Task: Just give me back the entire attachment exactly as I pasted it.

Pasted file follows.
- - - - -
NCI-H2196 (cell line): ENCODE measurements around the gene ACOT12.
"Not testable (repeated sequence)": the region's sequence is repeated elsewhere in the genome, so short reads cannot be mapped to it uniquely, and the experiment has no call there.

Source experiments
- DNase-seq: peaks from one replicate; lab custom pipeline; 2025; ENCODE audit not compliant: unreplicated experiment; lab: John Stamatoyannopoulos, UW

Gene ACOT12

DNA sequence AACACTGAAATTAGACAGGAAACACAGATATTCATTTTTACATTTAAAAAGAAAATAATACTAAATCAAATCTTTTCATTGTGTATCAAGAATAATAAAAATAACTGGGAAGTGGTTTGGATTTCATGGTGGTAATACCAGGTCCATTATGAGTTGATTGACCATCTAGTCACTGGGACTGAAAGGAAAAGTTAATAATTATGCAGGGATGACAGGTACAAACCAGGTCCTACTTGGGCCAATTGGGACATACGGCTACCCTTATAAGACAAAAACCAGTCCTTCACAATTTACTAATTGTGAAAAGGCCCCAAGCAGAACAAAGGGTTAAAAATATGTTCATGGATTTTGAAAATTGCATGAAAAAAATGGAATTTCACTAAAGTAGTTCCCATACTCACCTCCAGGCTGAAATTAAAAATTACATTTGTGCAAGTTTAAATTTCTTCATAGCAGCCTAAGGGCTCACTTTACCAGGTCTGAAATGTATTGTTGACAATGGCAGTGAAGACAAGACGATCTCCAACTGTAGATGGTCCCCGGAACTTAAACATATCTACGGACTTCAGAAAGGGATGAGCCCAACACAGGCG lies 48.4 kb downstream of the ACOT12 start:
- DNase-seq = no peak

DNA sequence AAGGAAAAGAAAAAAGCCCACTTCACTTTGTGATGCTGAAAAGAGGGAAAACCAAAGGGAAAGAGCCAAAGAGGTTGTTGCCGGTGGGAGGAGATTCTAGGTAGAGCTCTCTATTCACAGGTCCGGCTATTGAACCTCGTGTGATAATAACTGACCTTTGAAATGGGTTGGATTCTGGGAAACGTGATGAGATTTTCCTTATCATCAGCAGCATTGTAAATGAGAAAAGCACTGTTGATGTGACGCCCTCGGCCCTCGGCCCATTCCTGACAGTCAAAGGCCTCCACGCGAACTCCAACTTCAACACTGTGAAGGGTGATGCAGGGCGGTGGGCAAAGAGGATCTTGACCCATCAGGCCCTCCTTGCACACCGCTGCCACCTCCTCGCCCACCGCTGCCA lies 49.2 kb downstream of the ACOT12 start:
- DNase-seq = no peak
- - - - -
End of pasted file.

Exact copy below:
NCI-H2196 (cell line): ENCODE measurements around the gene ACOT12.
"Not testable (repeated sequence)": the region's sequence is repeated elsewhere in the genome, so short reads cannot be mapped to it uniquely, and the experiment has no call there.

Source experiments
- DNase-seq: peaks from one replicate; lab custom pipeline; 2025; ENCODE audit not compliant: unreplicated experiment; lab: John Stamatoyannopoulos, UW

Gene ACOT12

DNA sequence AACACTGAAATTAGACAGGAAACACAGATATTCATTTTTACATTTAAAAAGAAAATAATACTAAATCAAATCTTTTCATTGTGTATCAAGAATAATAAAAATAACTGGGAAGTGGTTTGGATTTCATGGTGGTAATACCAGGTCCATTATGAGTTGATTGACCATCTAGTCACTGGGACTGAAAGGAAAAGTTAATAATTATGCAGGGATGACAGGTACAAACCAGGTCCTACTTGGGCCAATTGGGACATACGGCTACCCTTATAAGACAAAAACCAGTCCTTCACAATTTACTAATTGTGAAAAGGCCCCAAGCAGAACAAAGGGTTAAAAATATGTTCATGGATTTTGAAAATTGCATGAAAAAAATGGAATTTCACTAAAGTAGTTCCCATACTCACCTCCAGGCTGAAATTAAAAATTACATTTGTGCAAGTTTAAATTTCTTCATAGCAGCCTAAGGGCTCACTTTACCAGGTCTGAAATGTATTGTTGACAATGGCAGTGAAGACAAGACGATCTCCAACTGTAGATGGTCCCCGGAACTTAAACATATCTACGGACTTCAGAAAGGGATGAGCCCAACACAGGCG lies 48.4 kb downstream of the ACOT12 start:
- DNase-seq = no peak

DNA sequence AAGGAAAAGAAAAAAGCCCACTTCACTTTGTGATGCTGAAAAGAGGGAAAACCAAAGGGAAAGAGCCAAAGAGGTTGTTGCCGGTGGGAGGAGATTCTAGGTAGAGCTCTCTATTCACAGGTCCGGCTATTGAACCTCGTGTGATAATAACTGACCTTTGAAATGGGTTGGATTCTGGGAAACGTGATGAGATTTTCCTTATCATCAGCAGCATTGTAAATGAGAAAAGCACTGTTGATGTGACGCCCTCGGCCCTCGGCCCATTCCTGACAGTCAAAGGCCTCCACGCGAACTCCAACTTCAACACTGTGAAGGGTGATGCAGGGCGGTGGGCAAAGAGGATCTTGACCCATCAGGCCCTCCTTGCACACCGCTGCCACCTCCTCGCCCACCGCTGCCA lies 49.2 kb downstream of the ACOT12 start:
- DNase-seq = no peak